I’d like to zero in on the power strips and extension cords. Even if you don’t use them in your studio, chances are you’ll take a class or attend a retreat and need one. The first rule in using these is to remember they have a shelf life. Yes, you can use them for years – until they short out or simply quit working – but most of them become unstable after a year. My husband and I own an environmental business which requires the use of extension cords and power strips to run our negative air machines. OSHA requires we write the date purchased on every cord and replace them a year later because they can become a fire hazard. If you’re only using an extension cord or power strip occasionally, you can go longer before replacing them. If they’re used daily, then plan on replacing them annually. It’s a cheap fix for peace of mind. I do plug my machines into power strips, but I unplug them when I’m through for the day, as well as turn off my extension cord/power strip. As much as possible plug irons directly into an outlet. Plugging an iron into an extension cord or power strip can cause fuses to blow or trip because the cord is pulling too much amperage.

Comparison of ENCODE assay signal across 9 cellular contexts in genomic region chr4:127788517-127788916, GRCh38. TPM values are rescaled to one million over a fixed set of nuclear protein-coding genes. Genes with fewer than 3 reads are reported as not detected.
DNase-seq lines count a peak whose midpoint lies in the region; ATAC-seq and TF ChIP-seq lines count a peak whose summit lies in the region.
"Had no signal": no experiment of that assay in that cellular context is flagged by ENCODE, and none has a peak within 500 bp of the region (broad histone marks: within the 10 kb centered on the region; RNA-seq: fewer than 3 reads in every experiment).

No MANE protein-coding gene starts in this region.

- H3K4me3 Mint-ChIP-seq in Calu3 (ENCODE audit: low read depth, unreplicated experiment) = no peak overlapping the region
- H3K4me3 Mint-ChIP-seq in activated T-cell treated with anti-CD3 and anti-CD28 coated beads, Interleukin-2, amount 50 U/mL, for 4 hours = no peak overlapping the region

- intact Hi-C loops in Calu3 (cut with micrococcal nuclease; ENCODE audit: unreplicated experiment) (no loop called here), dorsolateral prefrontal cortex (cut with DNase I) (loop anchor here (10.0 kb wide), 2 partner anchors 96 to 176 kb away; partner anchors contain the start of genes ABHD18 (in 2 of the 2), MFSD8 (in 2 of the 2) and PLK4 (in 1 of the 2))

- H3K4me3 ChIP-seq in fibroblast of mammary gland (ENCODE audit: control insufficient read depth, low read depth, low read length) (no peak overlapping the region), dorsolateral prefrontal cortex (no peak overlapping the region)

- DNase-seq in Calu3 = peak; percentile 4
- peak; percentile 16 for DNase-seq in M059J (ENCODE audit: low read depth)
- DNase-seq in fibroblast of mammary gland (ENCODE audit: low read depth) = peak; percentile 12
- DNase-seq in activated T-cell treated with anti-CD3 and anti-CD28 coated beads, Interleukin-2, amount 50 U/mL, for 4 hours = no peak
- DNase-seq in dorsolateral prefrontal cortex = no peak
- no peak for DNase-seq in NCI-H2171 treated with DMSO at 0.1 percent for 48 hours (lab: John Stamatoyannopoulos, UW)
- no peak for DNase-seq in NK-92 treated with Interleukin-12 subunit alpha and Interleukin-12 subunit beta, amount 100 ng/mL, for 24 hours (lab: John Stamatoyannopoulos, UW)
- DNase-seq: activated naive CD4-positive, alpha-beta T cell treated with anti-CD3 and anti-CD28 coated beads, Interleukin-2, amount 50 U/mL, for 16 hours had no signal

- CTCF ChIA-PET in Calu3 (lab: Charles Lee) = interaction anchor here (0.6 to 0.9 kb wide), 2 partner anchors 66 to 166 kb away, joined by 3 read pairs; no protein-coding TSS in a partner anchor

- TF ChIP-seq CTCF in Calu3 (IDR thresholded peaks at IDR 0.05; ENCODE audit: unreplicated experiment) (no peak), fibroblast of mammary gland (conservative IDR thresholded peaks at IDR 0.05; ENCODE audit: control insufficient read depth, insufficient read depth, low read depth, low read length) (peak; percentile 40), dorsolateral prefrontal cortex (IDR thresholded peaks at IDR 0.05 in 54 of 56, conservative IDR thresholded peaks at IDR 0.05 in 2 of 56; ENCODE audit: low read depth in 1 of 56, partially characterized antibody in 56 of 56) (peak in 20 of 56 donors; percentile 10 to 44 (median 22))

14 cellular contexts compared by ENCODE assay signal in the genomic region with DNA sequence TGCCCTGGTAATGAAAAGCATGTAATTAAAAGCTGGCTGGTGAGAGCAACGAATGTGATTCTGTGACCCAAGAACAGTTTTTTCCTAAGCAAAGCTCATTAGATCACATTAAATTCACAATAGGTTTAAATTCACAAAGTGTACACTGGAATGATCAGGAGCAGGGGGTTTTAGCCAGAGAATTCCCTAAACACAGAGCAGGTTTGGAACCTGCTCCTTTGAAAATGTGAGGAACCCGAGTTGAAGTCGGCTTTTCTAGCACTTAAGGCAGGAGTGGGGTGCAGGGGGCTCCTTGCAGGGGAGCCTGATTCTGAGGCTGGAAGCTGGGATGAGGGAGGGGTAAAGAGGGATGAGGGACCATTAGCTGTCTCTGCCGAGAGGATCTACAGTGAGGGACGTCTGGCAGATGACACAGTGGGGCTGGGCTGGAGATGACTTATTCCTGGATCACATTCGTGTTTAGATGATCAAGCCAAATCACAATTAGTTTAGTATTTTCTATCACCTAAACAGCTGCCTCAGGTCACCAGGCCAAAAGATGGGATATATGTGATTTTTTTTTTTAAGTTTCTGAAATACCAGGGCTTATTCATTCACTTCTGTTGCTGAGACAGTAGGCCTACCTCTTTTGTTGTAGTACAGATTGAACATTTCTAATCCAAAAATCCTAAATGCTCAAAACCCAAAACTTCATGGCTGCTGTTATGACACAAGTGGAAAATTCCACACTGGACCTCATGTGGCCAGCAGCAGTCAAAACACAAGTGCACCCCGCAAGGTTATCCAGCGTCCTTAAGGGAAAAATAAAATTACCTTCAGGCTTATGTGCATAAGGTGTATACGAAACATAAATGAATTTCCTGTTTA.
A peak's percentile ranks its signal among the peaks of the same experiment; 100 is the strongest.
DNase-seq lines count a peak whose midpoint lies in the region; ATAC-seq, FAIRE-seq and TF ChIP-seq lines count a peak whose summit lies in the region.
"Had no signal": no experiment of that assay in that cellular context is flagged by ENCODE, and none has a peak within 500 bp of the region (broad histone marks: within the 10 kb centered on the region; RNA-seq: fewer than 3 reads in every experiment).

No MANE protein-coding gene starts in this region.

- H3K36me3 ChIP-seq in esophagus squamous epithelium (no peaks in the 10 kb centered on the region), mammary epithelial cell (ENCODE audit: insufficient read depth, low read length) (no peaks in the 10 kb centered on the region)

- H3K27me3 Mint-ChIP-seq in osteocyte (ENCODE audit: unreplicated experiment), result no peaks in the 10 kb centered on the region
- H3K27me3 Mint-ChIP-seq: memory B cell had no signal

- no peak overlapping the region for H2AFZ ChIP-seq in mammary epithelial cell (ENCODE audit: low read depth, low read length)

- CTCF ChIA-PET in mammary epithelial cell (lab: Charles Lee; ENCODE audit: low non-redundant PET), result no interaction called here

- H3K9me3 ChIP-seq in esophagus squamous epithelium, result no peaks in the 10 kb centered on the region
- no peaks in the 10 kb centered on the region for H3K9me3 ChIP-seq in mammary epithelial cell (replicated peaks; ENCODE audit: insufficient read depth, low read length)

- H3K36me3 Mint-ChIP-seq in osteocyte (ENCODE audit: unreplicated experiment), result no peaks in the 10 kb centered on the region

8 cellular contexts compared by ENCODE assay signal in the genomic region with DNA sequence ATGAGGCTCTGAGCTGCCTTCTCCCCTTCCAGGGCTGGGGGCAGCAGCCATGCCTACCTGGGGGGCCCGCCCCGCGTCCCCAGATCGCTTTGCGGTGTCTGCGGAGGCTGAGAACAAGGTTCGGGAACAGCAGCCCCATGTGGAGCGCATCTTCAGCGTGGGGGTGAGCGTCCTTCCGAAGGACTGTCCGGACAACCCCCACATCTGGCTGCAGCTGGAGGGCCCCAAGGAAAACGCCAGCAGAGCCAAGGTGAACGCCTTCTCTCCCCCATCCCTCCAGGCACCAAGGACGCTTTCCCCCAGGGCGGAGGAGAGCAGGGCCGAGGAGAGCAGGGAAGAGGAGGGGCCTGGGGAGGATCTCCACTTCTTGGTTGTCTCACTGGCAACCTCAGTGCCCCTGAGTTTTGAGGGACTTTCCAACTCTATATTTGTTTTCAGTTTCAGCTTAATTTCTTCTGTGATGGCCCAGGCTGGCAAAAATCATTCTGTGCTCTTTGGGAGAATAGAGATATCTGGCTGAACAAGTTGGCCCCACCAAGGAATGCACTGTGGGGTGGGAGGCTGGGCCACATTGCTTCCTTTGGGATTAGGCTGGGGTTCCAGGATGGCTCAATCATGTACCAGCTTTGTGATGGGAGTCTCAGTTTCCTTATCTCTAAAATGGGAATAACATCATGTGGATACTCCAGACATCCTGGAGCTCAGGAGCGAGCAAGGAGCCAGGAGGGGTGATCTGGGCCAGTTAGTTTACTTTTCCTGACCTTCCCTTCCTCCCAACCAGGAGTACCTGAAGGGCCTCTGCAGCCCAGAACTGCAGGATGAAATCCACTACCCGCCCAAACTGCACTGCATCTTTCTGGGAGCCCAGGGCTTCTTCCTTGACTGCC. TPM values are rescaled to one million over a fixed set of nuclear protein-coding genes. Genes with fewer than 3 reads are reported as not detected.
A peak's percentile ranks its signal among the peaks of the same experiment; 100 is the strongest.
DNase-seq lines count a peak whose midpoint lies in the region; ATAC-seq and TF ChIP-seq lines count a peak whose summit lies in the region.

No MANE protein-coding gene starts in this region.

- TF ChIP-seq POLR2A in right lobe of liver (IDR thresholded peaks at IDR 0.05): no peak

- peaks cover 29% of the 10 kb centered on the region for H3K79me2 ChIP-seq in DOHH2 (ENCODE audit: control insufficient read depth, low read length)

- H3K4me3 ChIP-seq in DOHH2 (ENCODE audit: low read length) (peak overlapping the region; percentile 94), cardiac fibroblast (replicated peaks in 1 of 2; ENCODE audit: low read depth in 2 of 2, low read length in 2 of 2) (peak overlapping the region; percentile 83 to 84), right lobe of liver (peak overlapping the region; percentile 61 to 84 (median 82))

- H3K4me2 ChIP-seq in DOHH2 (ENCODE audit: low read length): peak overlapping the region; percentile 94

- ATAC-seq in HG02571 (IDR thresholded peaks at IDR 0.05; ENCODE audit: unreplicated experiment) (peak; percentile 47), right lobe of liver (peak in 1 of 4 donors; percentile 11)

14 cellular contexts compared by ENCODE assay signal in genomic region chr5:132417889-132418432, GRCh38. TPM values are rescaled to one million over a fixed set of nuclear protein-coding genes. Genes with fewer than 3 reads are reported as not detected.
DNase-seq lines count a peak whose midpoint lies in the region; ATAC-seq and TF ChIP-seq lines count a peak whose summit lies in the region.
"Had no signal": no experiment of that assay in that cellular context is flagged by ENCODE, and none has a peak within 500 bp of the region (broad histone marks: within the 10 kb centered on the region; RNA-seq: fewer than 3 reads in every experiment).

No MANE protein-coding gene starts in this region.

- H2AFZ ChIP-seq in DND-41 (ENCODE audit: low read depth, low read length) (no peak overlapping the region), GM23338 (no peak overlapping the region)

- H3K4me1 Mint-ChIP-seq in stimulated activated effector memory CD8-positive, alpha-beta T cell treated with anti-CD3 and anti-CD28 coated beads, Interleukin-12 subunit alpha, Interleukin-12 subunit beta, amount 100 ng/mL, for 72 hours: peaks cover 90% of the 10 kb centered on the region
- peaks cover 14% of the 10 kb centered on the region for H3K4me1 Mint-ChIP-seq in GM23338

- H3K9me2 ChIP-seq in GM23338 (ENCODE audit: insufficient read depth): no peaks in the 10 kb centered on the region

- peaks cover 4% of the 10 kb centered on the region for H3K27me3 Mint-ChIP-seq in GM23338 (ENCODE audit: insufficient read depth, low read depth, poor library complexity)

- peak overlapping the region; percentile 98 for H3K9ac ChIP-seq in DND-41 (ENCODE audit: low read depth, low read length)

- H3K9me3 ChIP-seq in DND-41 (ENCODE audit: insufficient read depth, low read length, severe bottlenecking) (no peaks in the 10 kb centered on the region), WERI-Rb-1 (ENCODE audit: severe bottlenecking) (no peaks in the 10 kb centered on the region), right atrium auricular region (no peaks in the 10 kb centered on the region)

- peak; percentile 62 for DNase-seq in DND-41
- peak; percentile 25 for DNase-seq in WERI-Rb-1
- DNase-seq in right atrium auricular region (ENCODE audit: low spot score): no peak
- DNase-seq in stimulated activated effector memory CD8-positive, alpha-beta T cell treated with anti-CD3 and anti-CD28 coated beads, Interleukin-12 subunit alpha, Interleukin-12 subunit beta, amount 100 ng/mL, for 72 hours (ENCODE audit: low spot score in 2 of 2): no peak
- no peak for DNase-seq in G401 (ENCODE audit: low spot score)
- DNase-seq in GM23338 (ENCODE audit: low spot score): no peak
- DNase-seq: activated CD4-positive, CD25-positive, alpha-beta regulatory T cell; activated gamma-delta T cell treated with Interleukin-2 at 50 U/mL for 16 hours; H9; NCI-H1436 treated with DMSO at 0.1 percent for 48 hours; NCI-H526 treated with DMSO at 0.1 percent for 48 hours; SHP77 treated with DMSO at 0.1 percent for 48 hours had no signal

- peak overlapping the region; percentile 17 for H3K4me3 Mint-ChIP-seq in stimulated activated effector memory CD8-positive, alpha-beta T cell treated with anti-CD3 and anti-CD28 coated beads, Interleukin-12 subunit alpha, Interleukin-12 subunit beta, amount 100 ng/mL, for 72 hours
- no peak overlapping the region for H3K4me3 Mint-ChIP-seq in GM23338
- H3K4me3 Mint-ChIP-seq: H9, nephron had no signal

In past blogs, I’ve dealt with fabric storage ideas (and by the way, I just came across a new one I want to share next year). However, I haven’t touched on how to store thread. First, I want to dispel the myth of freezing thread. A few years ago, there was a myth circulating around some quilt circles that freezing cotton thread would prolong its life. This is not true. Storing thread in your freezer just takes up perfectly good space which could be used for ice cream. And the only thing it does for your thread is make it cold.
The longer you quilt, the more thread you’ll accumulate. If you only piece tops, your collection will more than likely be limited to neutrals. However, if you machine or hand applique, or quilt your own tops, be ready for your thread stash to grow exponentially the longer you quilt. And if you own an embroidery machine, you’ll end up with more spools of thread than you know what to do with. Today’s threads – unlike the thread which is on spools like these –